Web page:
By Kevin Levine

150 GEMS OF IRISH MUSIC FOR TIN WHISTLEGrey Larsen’s third instructional book and tune collection for the tin whistle (also known as the pennywhistle) presents a comprehensive explanation of pennywhistle performance in addition to a notated selection of 150 Irish dance tunes with suggested ornamentation. Following a similar organizational structure as his first two books, the first section of 150 Gems of Irish Music for Tin Whistle offers a concise explanation of pennywhistle technique as well as more detailed discussions of ornamentation, phrasing, and tune structure. It is assumes that the reader already has a familiarity with the basics of Western staff notation.

The 150 tunes included within Larsen’s book are divided into three groups based upon whether they are a) perfectly amenable to performance on whistle, b) non-wind in origin, or c) suitable for performance on whistles in keys other than “D,” the most common key for pennywhistles. This is a departure from the majority of tune collections, which are more typically organized by difficulty or tune type. Larsen’s choice to organize tunes in this manner, however, illustrates his commitment to developing a guide specifically for pennywhistle rather than another generic tune collection.

Conveniently included with Larsen’s book are two audio CDs consisting of recordings of all 150 tunes notated in the collection. Larsen encourages the reader to attempt to learn the tunes by ear from these recordings or at least develop aural familiarity with a new piece before attempting to play from the notation. Indeed, Irish music--and all forms of music for that matter--possesses a richness that cannot be surmised from notation alone. Given that Irish music is a tradition in which sheet music is more often than not used only as a mnemonic device, it is both appropriate and practical that Larson should treat the notation as supplemental rather than the recordings.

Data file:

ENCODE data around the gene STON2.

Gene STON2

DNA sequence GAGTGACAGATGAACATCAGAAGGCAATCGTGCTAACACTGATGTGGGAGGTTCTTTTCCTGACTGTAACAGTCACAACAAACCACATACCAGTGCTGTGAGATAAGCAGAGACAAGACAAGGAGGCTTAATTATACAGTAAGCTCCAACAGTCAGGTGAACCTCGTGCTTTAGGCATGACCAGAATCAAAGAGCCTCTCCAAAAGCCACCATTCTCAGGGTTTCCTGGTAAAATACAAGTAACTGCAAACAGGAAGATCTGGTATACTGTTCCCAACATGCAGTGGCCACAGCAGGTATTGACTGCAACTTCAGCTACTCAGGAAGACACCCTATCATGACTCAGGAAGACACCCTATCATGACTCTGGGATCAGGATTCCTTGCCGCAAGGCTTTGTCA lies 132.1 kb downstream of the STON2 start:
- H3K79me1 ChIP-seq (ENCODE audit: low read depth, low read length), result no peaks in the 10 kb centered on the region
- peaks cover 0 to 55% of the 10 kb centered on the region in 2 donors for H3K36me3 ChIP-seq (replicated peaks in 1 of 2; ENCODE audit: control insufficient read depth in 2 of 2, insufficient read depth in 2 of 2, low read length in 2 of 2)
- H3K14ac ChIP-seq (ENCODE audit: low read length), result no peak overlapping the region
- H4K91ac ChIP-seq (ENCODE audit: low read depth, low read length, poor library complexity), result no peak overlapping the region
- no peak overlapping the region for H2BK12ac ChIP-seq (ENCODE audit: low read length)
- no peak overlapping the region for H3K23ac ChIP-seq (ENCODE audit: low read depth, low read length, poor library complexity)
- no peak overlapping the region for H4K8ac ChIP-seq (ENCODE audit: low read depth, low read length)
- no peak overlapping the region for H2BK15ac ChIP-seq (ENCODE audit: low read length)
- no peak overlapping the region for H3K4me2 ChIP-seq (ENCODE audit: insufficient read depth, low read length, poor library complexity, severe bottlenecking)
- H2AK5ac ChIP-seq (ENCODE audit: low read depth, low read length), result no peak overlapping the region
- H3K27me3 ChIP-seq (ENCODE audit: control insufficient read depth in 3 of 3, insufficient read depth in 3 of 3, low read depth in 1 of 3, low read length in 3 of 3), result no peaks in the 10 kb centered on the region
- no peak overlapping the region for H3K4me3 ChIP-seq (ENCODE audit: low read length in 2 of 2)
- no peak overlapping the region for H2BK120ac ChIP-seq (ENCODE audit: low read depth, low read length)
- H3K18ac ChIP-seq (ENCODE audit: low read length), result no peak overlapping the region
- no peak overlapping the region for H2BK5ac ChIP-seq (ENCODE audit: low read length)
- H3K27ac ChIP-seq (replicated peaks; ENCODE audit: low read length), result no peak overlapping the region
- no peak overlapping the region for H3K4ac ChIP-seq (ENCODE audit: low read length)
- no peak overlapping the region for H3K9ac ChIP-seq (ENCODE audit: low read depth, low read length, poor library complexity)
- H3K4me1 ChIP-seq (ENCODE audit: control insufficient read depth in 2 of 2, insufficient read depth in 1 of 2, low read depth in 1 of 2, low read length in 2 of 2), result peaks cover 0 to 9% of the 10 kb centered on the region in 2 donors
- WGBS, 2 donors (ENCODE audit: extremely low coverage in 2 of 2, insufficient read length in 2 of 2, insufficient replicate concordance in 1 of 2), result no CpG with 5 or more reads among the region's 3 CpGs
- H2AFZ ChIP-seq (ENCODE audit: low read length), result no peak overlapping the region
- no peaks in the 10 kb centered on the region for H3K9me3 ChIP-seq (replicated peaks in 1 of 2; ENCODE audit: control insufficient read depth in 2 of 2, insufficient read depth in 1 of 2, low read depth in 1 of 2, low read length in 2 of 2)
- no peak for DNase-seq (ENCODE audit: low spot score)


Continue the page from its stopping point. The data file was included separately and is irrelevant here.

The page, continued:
One of the many distinct and praiseworthy features of this work is the style of notation Larsen employs in order to represent the nuances of Irish ornamentation. It is unfortunate that the vast majority of instructional books for Irish pennywhistle tend to notate Irish ornamentation techniques in a misleading manner. Grey Larsen points out most astutely, for example, that the now-standard use of “grace notes” to represent cuts, taps, rolls, and other types of Irish ornamentation obscures both the timing and pitch of these techniques. The system of ornamentation Larsen introduced in his earlier work, The Essential Guide to Irish Flute and Tin Whistle (2003), is used throughout this tune collection much to the benefit of those who are new to the pennywhistle and Irish style more generally.

Tin WhistlesAnother highlight of Larsen’s book is his detailed explanation of breathing strategies and phrasing. Pennywhistle and flute players are faced with a unique challenge given that they must periodically interrupt an otherwise continuous flow of notes in order to take a breath. Larson’s response to this challenge is to treat breaths as “silent notes,” which when conscientiously placed, can enhance the phrasing and contours of a tune. The numerous breathing strategies Larsen describes, in addition to his suggested opportunities for breaths throughout the notated tunes, illustrates this vital characteristic of pennywhistle style superbly.

Overall, 150 Gems of Irish Music for Tin Whistle represents one of the best instructional books for Irish pennywhistle currently available. It is an especially useful resource for complete beginners to the pennywhistle or those who do not have regular access to a teacher. Additionally, experienced players may find this to be a useful reference for learning new tunes or new settings of tunes they have learned previously.

Kevin Levine has an M.A. in Ethnomusicology, UCLA